The European Commission has launched the next stage of its investigation into the agreement for Hinkley Point C. This announcement shows that the inquiry is proceeding as expected and in time for a decision in the summer of 2014.
The Contract for Difference for Hinkley Point C will be the first example of a new kind of agreement to unlock the investment needed for low carbon energy at the best possible price for consumers.
As part of a far-reaching reform of the UK energy market, it is right that the European Commission should examine the contract and highlight potential challenges.
EDF Energy is looking forward to engaging fully with the Commission and interested parties during the course of the investigation.
This investigation gives the Government and others the opportunity to show that Electricity Market Reform in the UK is essential to deliver the investment needed for the country’s low carbon energy future at a price that is fair for customers. Without this reform, the investment will not take place. The Hinkley Point C agreement is proof that this reform works to attract the investment needed to secure Britain’s future electricity supply.
The European Union has made decarbonisation a priority and the UK has an obligation to reduce dependence on fossil fuels by increasing the use of low carbon technologies. Electricity Market Reform is designed to achieve that and it does so without offering any special treatment for nuclear power.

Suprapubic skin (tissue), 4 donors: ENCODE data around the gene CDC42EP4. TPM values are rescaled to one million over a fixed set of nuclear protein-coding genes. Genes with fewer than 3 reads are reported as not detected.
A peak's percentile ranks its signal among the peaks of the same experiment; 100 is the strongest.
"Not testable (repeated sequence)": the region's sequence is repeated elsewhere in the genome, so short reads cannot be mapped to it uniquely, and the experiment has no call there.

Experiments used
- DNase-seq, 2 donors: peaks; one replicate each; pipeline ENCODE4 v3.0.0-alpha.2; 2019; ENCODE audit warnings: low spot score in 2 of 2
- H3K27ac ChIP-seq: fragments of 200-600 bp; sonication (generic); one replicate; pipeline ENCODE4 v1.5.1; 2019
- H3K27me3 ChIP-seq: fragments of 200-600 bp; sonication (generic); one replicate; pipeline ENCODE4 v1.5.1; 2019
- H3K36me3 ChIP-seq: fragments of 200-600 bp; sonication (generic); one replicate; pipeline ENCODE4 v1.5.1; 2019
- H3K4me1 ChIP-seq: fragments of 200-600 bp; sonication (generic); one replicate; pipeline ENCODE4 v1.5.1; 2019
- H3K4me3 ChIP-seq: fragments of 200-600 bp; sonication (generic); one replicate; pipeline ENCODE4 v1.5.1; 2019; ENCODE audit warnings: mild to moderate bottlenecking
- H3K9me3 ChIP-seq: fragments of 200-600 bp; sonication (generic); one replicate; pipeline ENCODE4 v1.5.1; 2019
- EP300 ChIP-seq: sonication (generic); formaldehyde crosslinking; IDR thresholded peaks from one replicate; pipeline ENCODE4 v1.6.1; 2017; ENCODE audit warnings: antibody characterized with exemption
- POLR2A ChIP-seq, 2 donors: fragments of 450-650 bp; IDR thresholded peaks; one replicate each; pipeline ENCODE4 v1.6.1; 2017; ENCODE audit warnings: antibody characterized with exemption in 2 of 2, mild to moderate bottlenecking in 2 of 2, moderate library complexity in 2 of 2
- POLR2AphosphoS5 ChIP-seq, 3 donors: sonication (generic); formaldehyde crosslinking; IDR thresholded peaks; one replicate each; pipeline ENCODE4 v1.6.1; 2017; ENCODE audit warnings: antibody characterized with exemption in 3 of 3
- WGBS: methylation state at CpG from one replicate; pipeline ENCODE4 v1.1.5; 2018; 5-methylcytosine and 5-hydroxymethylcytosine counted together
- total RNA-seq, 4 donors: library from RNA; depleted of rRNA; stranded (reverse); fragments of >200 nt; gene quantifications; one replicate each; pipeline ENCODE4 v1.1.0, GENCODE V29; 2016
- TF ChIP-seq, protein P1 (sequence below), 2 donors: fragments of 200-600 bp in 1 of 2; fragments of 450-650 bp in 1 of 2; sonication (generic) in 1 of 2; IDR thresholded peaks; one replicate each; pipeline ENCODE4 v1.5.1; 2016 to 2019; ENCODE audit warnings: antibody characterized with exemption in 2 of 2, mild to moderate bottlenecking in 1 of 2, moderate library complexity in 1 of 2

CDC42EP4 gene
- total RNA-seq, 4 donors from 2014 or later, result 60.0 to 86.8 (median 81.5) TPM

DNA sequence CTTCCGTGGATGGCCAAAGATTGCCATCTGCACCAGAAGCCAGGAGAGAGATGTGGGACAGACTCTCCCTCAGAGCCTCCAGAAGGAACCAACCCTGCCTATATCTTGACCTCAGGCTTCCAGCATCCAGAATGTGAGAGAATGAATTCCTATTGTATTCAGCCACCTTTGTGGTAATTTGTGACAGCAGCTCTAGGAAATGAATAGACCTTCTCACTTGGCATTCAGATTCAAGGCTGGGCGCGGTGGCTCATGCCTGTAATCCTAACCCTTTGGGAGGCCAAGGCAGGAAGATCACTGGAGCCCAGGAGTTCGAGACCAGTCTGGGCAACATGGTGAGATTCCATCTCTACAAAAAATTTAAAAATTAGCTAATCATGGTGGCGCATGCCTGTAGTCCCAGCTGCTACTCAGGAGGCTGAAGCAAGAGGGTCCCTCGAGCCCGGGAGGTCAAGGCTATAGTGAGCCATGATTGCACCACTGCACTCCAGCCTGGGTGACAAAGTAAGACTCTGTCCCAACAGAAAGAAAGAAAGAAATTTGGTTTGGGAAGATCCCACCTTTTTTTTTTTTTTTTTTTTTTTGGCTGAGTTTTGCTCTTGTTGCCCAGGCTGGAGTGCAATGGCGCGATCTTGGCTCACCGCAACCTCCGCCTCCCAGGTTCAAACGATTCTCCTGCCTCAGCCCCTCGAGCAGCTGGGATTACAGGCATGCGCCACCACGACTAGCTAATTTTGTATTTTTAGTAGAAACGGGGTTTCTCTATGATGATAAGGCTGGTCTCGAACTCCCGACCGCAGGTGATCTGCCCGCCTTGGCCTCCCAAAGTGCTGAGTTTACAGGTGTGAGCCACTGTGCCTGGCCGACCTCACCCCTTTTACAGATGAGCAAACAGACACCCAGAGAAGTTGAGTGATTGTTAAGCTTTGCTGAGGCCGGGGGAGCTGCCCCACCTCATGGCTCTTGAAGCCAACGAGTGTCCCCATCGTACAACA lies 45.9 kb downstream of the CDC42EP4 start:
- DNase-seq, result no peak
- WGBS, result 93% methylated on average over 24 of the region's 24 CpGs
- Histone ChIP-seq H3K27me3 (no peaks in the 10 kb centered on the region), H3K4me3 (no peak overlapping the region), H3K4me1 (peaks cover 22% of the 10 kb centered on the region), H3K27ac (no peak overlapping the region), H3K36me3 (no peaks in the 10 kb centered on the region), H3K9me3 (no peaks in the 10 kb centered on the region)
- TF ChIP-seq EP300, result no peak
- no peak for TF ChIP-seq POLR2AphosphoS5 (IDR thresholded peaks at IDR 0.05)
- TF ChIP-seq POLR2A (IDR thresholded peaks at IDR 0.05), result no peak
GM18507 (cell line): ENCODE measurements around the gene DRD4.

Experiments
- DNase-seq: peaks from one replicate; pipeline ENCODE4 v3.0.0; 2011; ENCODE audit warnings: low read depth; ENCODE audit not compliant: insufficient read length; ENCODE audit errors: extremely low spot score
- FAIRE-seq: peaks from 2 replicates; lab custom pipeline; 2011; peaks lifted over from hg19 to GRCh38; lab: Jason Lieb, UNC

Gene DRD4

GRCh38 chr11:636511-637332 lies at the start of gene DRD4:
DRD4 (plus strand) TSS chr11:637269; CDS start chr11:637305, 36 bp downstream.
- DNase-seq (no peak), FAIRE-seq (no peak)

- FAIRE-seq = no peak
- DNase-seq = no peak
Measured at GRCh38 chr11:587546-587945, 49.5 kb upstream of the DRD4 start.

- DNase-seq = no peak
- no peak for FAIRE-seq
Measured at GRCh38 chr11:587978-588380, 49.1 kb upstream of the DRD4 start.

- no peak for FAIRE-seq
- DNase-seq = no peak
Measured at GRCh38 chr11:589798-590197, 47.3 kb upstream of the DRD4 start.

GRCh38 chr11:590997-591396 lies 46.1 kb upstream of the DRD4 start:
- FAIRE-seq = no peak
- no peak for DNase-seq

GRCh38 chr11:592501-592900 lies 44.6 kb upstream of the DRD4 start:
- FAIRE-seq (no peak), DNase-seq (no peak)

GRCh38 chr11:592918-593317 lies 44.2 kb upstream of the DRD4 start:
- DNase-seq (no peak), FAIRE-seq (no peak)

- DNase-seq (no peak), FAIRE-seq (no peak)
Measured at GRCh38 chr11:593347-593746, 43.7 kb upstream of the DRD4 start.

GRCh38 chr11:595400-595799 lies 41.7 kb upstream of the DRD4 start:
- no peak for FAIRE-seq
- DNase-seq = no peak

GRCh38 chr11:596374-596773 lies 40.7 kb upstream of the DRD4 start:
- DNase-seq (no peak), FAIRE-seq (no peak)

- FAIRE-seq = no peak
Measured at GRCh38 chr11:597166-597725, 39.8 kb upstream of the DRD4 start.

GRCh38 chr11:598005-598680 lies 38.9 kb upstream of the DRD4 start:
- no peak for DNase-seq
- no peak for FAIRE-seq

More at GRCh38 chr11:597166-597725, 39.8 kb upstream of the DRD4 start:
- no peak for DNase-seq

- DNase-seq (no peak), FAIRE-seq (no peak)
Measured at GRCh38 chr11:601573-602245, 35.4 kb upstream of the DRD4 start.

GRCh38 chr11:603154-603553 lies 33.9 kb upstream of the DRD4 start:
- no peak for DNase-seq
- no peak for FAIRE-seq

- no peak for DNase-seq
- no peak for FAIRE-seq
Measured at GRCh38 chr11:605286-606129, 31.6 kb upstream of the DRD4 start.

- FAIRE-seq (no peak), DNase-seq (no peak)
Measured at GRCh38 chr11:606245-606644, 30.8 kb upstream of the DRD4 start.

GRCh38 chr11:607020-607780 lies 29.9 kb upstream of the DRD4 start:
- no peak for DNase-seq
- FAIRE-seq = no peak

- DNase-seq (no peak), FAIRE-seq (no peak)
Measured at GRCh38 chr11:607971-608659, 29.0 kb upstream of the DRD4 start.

Decisions both to reform the energy market and to back new nuclear and other low carbon technologies have enjoyed cross party support and are the result of thorough consultation and democratic examination. Today’s announcement comes as the Energy Bill achieves Royal Assent after a year of democratic scrutiny.
EDF Energy said in October that the agreement for Hinkley Point C would need state aid approval before a final investment decision can be taken.
The Government has also confirmed that Hinkley Point C is eligible for the UK Guarantees Scheme. The Guarantee will be charged at commercial rates in line with state aid rules.
The length and intensity of the negotiations has resulted in a fair and balanced agreement which saw the project and its costs opened to independent validation on behalf of the Government. Potential suppliers were selected following an open and competitive process.
The scrutiny applied to the project at every stage ensures that agreements reached are durable and robust and are compliant with state aid requirements.